Jill Abramson Admits Errors in Book After Plagiarism Accusations

“Any clarifications or corrections made will be updated in future editions,” publisher Simon & Schuster tells TheWrap

Jill Abramson, the former executive editor of The New York Times, promised Thursday to correct sourcing errors in her new book about journalism, “Merchants of Truth” after a Vice reporter used Twitter to detail accusations of plagiarism.

In an email to The Associated Press, Abramson acknowledged that some page numbers in sourcing were inaccurate and “should have been cited as quotations in the text.”

“I was up all night going through my book because I take these claims of plagiarism so seriously,” Abrams wrote in the email. “In writing Merchants of Truth, I tried above all to accurately and properly give attribution to the many hundreds of sources that were part of my research.”

Abramson’s publisher, Simon & Schuster, told TheWrap that, “Any clarifications or corrections made will be updated in future editions.”

On Wednesday, Vice News Tonight correspondent Michael Moynihan accused Abramson of plagiarizing passages for her new book about journalism and tweeted what he said was proof.

“I wouldn’t want even a misplaced comma so I will promptly fix these footnotes and quotations as I have corrected other material that Vice contested,” Abramson said, adding that, “The book is over 500 pages. All of the ideas in the book are original, all the opinions are mine. The passages in question involve facts that should have been perfectly cited in my footnotes and weren’t.”

Abramson went on Fox News Wednesday evening, saying she did not plagiarize any of the writing, insisting that her book includes more than 70 pages of endnotes.

Moynihan’s Twitter thread accused her of “enormous factual errors, other cribbed passages [and] single or unsourced claims.” He said he had focused his plagiarism investigation on the section about Vice.

A check of the Kindle edition of the book by TheWrap found that she repeatedly failed to credit the sources that Moynihan accused her of plagiarizing:

-Moynihan said a passage of Abramson’s book about Vice Media co-founder Gavin McInnes’ authorship of a column in The American Conservative closely resembles a passage in a Ryerson Review of Journalism article called “Bigot or Champion of Truth.” TheWrap’s review found that Abramson does not credit the article in her notes or mention it anywhere in her book.

-A passage about former Vice News editor Jason Mojica’s background is similar to a Time Out article called “Vice Cop.” Again, Abramson does not credit the Time Out story or mention it anywhere in her book.

-For a section on Vice Fashion, and Vice’s “The Racist Issue,” Moynihan accuses Abramson of drawing on a master’s thesis by Ryan Bigge and a New Yorker story. Abramson does cite both Bigge and the New Yorker in her notes — but not does not give them credit for the section about “The Racist Issue.”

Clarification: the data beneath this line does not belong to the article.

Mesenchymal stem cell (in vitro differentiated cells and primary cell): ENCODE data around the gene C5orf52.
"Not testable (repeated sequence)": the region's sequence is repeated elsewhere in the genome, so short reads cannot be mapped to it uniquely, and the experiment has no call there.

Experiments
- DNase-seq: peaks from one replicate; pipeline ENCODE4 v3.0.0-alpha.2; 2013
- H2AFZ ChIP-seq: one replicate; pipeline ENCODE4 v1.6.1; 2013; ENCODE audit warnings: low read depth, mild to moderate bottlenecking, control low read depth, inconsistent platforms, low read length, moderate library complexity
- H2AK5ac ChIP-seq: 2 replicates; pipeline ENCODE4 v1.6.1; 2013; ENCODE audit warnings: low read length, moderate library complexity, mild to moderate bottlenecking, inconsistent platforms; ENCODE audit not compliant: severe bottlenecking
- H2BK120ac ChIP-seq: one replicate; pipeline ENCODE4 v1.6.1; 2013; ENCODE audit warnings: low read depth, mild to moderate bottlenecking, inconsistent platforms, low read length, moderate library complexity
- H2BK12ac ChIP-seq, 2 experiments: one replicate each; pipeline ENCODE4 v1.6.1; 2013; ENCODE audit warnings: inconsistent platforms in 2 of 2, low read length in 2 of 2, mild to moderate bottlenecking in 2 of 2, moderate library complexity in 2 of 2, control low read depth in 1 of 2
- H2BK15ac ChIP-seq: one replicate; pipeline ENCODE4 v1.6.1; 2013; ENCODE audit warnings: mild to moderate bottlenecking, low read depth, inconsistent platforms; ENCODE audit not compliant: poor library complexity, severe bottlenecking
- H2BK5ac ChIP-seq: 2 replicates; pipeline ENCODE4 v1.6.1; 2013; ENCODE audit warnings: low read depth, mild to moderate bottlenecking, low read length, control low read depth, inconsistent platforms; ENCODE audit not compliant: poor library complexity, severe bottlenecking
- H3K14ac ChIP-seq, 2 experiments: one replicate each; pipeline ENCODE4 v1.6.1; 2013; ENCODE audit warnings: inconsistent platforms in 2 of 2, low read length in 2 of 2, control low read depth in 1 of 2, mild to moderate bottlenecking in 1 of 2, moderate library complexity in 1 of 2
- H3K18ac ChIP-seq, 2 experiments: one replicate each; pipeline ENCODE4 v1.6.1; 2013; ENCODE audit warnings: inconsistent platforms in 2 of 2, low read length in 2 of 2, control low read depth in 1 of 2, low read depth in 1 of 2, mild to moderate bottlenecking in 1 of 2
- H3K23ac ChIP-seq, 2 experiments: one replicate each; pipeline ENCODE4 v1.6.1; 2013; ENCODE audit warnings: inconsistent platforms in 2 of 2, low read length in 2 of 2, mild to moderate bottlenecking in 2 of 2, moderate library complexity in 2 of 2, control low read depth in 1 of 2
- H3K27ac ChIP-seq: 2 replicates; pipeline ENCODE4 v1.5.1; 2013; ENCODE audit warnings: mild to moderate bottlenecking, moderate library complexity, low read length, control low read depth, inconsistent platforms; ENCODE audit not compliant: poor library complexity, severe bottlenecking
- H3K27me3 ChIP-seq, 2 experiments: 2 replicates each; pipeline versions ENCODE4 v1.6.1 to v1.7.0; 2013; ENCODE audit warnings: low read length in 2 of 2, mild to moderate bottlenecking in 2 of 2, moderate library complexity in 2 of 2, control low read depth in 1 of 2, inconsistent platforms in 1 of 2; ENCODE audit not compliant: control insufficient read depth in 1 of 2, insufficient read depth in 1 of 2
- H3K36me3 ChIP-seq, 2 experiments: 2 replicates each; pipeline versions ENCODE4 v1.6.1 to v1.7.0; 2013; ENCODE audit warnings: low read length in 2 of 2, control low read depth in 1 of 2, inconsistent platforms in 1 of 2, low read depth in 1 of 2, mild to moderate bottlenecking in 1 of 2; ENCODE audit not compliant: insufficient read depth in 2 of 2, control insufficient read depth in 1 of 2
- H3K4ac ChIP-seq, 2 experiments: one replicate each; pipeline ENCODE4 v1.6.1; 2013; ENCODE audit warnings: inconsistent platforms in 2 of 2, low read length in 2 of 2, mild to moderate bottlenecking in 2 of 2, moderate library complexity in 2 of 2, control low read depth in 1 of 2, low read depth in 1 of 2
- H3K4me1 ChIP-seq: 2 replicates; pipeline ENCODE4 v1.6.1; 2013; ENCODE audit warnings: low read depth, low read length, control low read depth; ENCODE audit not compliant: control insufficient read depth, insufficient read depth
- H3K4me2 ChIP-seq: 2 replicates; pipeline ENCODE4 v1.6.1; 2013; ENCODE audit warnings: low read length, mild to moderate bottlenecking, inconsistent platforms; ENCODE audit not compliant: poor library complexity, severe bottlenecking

-Moynihan also accuses Abramson of lifting details about millionaire Richard Szalwinski from the New Yorker article. TheWrap’s review found again that Abramson did not credit the article in reference to Szalwinski.

Cary Goldstein, vice president and executive director of publicity for Simon & Schuster told TheWrap in a statement Wednesday night:

Jill Abramson’s MERCHANTS OF TRUTH is an important, exhaustively researched and meticulously sourced book about the media business in a critical moment of transition. It has been published with an extraordinary degree of transparency toward its subjects; each of the four news organizations covered in the book was given ample time and opportunity to comment on the content, and where appropriate the author made changes and corrections. If upon further examination changes or attributions are deemed necessary we stand ready to work with the author in making those revisions.

Abramson tweeted that she takes “seriously the issues raised and will review the passages in question.”

Abramson’s book, “Merchants of Truth: Inside the News Revolution,” focuses on “the evolving state of media in the information age and what it means for the future of news,” according to Simon & Schuster.

Moynihan said he noticed the plagiarized passages after spotting an “egregious” mistake about one of his colleagues, which Abramson later corrected. He said he then noticed other parts that seemed to be lifted from other writers.

Later Wednesday, writer Ian Frisch tweeted that Abramson plagiarized him six times in the book. However, TheWrap’s review found that she cited him at least three times in her notes.

On Monday, Abramson came under criticism after telling New York’s The Cut that she never records her interviews.

“I’m a very fast note-taker,” she said. “When someone kind of says the ‘it’ thing that I have really wanted, I don’t start scribbling right away. I have an almost photographic memory and so I wait a beat or two while they’re onto something else, and then I write down the previous thing they said.”

The remarks prompted a scathing Washington Examiner article titled: “Dear reporters: Please, for the love of God, do not take advice from Jill Abramson.”

“Reporters: I cannot stress enough that this is a terrible way to conduct interviews,” the article, written by Becket Adams.  “Everything Abramson just said — do the exact opposite.”

Here are some of Moynihan’s tweets: